debbie millman

Sunday, July 16, 2006

Commentary: The Meaning of Mean

Last week I spent several days in Supreme Court Jury Duty in New York City. I had never served before, and I really didn’t know what to expect other than what my friends and family told me: bring a lot of books and magazines; you’ll be bored.

It was boring at times, but it was also fascinating. The “people watching” was enough to keep me occupied, and observing the range of folks that were with me in the jury room kept me busy for hours. There was the crusty man in the fishing hat that could barely hear, a middle aged woman with a ratty bag of newspapers (no, that wasn’t me), a college sophomore in a low cut, clingy dress, Manolo Blahnick stiletto’s and a spray on tan, an elderly woman with diabetes, a big bag of snacks and a walker; and mind you, these were just the folks sitting nearest to me.

64 people were called for jury selection in my group, in two groups of 32, and I was Juror Number 32 in the second group. Which essentially meant that I had to pay attention to all the potential jurors preceding me as they answered the various questions we were all asked, including the following:

--Are you absolutely positive that you can be neutral given the topic of this case (medical malpractice)?
--Is there any reason why you would not be able to be impartial?
--Is there anything that has happened to you that would prevent you from being fair in coming to a verdict?

Prior to hearing all of the jurors answer these questions, I was convinced that I could be a fair and impartial juror. I actually looked forward to the possibility of sitting on the case, and determining the just from the unjust. I had vague visions of sequestered jury arguments, dissecting the details of the case and skillfully and ingeniously uncovering and determining what was true and fair. But as potential juror after juror was questioned, and as they all responded with thoughtful and valid questions about impartiality and neutrality, I began to waver. In fact, by the time they got to me, I was in a complete and total philosophical conundrum: how could we ever be impartial to anything? How could we not expect that our own personal viewpoints and experiences and how we define “fair” would not get in the way of determining a just outcome? I was so overwhelmed by my utter inability to make the “right” decisions in my own life that I became completely convinced that I had no right to make any monumental decisions for anyone else. By the time the lawyer for the prosecution got to me, Juror Number 32, I had had a total philosophical breakdown. When he asked me if I could be neutral, I simply shook my head no. When he asked me why, I responded that I didn’t think that I could be neutral about anything, and furthermore, I didn’t think I could handle the responsibility of participating in, or determining the future of, another human being. He looked at me in disbelief and dramatically crossed my name off of his list. Needless to say, I was not called for another jury selection.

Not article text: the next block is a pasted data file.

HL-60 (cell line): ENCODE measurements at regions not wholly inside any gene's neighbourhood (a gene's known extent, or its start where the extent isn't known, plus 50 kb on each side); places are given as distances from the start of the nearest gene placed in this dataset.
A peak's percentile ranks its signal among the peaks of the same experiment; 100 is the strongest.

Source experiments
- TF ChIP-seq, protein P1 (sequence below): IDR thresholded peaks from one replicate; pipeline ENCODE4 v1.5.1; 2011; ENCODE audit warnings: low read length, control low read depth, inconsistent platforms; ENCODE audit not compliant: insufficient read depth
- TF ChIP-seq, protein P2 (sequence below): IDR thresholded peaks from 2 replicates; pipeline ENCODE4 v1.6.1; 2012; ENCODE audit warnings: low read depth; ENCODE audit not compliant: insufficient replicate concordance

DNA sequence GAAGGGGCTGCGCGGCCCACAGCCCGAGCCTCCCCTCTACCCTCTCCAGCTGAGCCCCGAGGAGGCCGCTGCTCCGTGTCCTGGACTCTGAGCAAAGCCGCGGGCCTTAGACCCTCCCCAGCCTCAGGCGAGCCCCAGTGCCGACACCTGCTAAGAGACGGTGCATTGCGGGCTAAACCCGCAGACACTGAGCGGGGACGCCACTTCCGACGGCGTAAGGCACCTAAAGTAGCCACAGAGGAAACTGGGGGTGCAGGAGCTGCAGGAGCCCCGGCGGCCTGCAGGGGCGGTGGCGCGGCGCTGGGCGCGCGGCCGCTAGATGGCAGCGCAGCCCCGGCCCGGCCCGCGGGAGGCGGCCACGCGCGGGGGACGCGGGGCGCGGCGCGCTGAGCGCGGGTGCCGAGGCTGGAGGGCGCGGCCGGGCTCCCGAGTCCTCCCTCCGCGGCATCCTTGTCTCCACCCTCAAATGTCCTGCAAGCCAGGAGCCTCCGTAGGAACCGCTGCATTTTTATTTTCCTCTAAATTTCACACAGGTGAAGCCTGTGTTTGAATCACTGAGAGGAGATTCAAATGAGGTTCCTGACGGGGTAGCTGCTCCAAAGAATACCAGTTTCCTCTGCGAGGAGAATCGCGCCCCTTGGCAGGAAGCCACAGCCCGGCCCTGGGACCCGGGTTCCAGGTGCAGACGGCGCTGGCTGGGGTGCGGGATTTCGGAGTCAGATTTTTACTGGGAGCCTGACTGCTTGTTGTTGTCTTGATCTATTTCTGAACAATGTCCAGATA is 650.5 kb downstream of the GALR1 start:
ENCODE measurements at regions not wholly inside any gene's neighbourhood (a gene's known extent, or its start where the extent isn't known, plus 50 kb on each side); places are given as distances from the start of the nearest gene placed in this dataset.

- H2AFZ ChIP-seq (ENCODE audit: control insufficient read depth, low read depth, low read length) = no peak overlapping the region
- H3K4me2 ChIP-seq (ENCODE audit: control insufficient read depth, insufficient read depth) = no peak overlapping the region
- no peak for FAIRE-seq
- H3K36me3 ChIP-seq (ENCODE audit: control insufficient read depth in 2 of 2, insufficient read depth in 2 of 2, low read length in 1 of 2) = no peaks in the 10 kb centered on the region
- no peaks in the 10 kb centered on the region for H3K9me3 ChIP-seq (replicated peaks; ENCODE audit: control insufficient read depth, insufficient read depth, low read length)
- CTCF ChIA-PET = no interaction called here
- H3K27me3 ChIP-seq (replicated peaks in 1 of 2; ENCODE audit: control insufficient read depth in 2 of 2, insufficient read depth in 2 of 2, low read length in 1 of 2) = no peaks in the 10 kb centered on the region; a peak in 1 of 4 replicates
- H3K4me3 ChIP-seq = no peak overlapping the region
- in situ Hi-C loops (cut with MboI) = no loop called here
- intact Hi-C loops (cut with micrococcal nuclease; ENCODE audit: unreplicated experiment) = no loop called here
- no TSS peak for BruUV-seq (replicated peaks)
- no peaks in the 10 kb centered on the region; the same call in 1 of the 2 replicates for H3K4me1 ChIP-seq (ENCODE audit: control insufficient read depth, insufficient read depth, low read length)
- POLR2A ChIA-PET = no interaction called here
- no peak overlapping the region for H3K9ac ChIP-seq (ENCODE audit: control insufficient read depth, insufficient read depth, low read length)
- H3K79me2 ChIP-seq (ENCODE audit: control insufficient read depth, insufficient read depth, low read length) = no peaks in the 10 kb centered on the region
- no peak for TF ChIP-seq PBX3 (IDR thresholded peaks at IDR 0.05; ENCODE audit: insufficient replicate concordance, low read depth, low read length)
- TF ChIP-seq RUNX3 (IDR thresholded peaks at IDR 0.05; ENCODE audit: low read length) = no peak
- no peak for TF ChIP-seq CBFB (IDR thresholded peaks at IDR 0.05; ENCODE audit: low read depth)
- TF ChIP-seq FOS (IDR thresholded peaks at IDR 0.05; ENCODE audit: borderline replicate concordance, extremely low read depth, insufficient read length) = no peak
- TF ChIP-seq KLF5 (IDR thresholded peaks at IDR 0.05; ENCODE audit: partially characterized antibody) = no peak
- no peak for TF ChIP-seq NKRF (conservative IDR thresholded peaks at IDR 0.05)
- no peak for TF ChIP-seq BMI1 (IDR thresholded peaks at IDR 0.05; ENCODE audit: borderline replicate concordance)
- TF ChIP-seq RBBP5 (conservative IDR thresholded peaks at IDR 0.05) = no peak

This experience has led me to re-evaluate a number of things that have happened in the last couple of weeks—both publicly and personally. In assessing what is happening in the Middle East, in assessing what is happening on the blog Design Observer, and in a number of personal interactions. How can we, as feeble human beings, ever know what is truly the right thing to do? How can we know if our opinions are fair? How do we know if our convictions, in the grand scheme of things, are valid? For me, both as Juror Number 32, and as a 44-year-old woman living in 2006, it is very, very hard to say.